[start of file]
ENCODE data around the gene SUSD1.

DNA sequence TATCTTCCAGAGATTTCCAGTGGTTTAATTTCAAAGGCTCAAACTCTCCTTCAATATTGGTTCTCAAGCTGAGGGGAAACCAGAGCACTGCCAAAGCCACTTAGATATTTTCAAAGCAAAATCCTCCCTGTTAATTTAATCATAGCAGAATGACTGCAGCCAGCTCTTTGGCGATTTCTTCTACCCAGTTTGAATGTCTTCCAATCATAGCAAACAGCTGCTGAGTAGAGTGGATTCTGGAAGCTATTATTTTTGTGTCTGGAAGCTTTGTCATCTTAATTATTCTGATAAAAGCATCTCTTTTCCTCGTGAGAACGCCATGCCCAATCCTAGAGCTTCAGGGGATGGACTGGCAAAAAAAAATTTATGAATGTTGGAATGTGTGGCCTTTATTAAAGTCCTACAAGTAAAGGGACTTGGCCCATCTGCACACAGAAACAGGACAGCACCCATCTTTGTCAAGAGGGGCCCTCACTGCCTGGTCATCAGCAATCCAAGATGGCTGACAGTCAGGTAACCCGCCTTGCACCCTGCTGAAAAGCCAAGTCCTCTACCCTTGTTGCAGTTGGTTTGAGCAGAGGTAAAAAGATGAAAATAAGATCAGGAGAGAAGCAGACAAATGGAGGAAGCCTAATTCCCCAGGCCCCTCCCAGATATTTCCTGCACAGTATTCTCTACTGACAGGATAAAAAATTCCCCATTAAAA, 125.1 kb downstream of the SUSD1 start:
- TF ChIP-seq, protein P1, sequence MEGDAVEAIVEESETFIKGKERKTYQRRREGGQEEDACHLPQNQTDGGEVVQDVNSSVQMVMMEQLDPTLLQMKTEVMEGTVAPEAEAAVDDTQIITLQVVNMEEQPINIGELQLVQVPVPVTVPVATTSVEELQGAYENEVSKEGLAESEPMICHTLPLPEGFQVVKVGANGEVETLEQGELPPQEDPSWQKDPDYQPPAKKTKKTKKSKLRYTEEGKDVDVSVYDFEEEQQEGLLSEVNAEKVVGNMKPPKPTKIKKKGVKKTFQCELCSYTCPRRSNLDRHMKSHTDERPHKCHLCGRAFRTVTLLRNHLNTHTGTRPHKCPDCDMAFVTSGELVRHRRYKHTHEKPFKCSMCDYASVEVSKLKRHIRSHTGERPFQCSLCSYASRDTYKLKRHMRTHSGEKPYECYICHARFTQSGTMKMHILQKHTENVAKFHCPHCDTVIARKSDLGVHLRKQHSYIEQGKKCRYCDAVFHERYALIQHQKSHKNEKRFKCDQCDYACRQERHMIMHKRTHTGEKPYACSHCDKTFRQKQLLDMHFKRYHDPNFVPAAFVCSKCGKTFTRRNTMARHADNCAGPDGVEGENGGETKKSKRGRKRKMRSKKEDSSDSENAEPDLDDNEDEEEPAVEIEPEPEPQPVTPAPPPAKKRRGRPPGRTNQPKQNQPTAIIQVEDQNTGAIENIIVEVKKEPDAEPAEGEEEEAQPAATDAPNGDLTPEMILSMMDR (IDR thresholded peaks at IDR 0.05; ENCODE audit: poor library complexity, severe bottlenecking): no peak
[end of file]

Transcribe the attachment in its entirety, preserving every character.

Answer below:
ENCODE data around the gene SUSD1.

DNA sequence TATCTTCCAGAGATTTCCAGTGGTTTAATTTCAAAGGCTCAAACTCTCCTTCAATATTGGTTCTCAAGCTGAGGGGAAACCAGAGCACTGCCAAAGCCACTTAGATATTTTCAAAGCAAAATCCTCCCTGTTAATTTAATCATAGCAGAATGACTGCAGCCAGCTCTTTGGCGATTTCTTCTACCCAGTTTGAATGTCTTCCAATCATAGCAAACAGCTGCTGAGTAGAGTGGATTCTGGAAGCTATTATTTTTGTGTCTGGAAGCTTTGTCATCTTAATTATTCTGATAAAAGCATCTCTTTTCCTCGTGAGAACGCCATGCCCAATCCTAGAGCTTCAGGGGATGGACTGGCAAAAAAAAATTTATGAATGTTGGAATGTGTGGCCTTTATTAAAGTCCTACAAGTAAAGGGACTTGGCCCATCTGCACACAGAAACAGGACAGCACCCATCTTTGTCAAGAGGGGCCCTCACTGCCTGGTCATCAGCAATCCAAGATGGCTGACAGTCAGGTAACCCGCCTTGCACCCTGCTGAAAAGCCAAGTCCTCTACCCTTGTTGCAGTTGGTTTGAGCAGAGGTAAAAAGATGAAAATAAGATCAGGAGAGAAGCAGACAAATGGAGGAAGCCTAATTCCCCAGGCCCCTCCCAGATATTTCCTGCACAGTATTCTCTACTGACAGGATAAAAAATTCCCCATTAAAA, 125.1 kb downstream of the SUSD1 start:
- TF ChIP-seq, protein P1, sequence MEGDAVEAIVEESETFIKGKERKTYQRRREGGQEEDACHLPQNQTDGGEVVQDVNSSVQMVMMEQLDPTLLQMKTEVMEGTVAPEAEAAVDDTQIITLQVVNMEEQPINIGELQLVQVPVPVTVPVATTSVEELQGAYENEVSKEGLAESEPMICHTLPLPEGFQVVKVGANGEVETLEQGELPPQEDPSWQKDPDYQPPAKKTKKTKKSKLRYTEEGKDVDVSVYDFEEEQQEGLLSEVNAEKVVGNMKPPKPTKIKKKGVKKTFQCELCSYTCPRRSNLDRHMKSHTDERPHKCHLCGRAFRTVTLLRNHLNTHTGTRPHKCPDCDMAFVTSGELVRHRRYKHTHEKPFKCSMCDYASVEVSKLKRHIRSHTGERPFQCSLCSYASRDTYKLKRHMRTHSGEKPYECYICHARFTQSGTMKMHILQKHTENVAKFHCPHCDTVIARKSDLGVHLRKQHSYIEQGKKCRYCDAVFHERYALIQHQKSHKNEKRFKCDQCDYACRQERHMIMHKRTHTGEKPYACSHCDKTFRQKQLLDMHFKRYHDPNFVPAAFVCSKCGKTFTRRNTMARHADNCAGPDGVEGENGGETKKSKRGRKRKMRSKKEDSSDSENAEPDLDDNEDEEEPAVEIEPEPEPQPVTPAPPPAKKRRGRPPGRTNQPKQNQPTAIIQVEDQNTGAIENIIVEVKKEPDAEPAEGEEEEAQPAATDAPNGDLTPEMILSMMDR (IDR thresholded peaks at IDR 0.05; ENCODE audit: poor library complexity, severe bottlenecking): no peak